What I really need now is time to rest and heal.  Time to relax.  Stop putting pressure on myself to get on with life.  This is it.  This is life.  And it is getting better, just so long as I don't rush it along.  Not that I was trying too.  I fell.  It was an accident.  I simply didn't have a leg to stand on and that's no one's fault.

- - - - -

Bonus (because I really don't like confrontation), I didn't have to step up and bail on the teaching job myself - the nice lady who put me in touch with the opportunity handled that for me.  I should man-up (I know, right?  so not PC) and do the right thing by also reaching out and apologizing for not being able to live up to my responsibility.

I know - I'm not responsible for being hurt/ill.  Sucks when you realize you haven't a leg to stand on.  This usually happens when you're already half way down! It's totally a Canadian thing to be apologetic for that which you cannot control.  Whatever makes you and them happy.

Sunday, February 26, 2017

Pain Today Gone Tomorrow

After a month of agony, today is day two of NO PAIN!  or very little.  I'm still stiff with low energy.

Took a bath tonight; a nice long, hot, relaxing soak.  Whatever energy I had was sucked down the drain with the bath water.  I had to have a 20 min lay down.  I wasn't strong enough to feed myself - Paul made me dinner.  So now I'm fed, medicated, bathed, shaved, moisturized and resting.  If only I could sit up, life would be good.  I'm kidding (almost).  I'll be able to sit up in a few minutes.

While yesterday was my first day of feeling normal in forever, there was still a brand new phantom pain - in the muscle above my left breast pushing against my ribs, it feels like I got poked hard with a blunt stick (which didn't happen).  It got worse and worse through out the day until evening when the slightest wrong move felt like a punch/stab/jolt.  I wok this morning with the pain subsiding, feeling like a it was a healing bruise.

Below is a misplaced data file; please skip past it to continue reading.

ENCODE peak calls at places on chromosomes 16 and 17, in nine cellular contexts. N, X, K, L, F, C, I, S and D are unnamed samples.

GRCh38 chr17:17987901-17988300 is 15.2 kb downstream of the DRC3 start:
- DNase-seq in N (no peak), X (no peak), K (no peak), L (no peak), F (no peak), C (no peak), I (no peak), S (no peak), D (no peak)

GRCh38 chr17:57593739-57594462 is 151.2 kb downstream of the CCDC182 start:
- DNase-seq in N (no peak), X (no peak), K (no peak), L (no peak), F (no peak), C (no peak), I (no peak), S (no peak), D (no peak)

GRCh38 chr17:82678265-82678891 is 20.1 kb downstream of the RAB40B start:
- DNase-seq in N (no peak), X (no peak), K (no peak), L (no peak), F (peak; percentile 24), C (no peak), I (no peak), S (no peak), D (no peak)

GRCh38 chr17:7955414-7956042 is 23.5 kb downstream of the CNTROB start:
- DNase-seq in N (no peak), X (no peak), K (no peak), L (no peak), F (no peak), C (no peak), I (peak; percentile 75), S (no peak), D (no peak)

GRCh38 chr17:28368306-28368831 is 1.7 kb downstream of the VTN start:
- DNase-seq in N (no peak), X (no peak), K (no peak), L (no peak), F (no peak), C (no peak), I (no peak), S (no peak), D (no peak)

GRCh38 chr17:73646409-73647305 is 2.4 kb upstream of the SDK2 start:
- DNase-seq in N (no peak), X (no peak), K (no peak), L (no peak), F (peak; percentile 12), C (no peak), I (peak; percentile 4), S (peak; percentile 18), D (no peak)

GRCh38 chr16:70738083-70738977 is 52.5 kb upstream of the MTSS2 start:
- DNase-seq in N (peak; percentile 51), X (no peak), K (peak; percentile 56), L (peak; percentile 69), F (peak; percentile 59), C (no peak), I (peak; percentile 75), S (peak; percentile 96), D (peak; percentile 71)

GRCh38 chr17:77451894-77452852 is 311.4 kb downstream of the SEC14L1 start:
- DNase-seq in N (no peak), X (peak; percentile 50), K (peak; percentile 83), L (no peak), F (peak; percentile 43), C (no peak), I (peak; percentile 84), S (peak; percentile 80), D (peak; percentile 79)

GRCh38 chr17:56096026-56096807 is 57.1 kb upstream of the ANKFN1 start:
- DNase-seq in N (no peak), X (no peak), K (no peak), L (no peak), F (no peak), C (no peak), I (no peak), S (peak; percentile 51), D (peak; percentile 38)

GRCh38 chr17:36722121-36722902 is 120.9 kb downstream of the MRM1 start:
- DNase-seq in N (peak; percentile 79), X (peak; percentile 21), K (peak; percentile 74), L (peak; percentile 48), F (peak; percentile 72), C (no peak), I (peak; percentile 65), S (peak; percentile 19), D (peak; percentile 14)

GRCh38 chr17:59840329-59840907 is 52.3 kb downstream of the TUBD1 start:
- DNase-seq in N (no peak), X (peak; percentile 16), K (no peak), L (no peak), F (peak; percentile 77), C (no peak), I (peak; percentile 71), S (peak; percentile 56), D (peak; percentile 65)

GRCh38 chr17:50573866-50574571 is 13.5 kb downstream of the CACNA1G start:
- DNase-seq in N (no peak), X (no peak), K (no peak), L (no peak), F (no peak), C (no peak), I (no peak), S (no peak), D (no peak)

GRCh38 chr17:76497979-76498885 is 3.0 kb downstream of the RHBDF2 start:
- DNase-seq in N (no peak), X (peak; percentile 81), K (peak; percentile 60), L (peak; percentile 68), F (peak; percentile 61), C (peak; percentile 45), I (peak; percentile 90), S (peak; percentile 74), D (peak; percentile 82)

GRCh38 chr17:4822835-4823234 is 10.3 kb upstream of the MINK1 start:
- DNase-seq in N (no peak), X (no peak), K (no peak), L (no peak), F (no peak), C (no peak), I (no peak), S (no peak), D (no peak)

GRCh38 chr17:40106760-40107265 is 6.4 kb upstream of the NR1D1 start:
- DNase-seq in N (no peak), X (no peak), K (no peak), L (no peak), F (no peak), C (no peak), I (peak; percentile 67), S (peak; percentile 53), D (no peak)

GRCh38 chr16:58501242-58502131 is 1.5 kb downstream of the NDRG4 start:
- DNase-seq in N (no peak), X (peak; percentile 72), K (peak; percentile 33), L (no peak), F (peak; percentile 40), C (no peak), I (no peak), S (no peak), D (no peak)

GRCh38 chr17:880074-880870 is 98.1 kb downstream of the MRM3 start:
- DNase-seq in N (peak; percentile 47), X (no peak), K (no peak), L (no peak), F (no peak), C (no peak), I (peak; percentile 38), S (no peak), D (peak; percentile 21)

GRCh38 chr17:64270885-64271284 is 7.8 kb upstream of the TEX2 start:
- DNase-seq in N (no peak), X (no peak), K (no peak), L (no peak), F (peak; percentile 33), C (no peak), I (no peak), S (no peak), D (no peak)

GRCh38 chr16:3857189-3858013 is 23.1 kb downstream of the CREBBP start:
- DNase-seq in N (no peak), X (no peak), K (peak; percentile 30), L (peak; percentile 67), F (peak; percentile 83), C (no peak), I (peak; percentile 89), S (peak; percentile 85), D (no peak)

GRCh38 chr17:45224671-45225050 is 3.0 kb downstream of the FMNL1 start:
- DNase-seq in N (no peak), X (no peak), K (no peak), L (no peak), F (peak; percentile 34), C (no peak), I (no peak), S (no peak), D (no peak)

It's the perfect example of how my random, for no good reason pain works.  It just shows up, hurts for as long as it wants and then goes away.  It could be my hip, my ribs, my joints, my arm, my jaw... just pain - then not pain. And almost always on the left.  Knock wood the next radiation fixes a lot of that.

There we go... energy returning.  Sigh.

Thursday, February 23, 2017

Start Blogging Again

I stopped using this blog when I was all done the chemo and radiation the first time around, but it might be time to start utilizing it again.  A place to vent, a place to express, a place just to get the words out.

Words like pain, hurts, ache...

Yep, last year I think, time just keeps passing... No wait, 2015?  Was that when I was re-diagnosed?  I was working on a mural downtown Toronto when I bent, lifted, twisted and totally messed up my back.  It was late summer.  I had my 4 year all-clean check up coming up but kept postponing the appointment because my back hurt so much for so long.  I had spent weeks laying on the floor trying to rock my spine back into alignment to no avail.  Screw it... back pain or not, I wanted my all clean.

Well guess what.  Back pain is a serious symptom of stage 4 breast cancer.  Who knew?!

Turns out the little buggers came back and made themselves at home all along my spine, in my hips, and apparently in my jaw (although I don't notice any ache there).

We tried a different hormone... the hormone did no good.

Next step - total infertility and chemo for the rest of my life.  As long as they were radiating the masses that were causing so much pressure in my back, they zapped off my ovaries which put me instantly into menopause and qualified me for the oral chemo.

That stuff works.  But it's hard on your body.  I especially suffer from chemo poisoning of the feet - red, dry, cracked, peeling... walking on Legos made of lava.  Not fun.

Life expectancy.  Hell if I know.  Could be 3-4 years, could be 10-20.  I keep exaggerating the deadline because you never know, there could be improvements in medicine.  Could be that I'm just a tough old broad who refuses to die.

OK, so let's say it was Sept 15 that I was re-diagnosed... And it's Feb 17... That's 15 months I've been living like this.  Dammit!  I was supposed to be a success story!!!!  (Or maybe I am and just don't know it.)

I think I will start using this blog a lot more.  Several people have said I should write a book because of my positive outlook.  My thoughts on that?  Geesh, if every one who ever got cancer and wanted to share there experience in a book wrote one, man, that's a lot of downer reading.  Who am I to say what it's like and what to expect.  I've done my utmost best just to keep it on a need to know basis.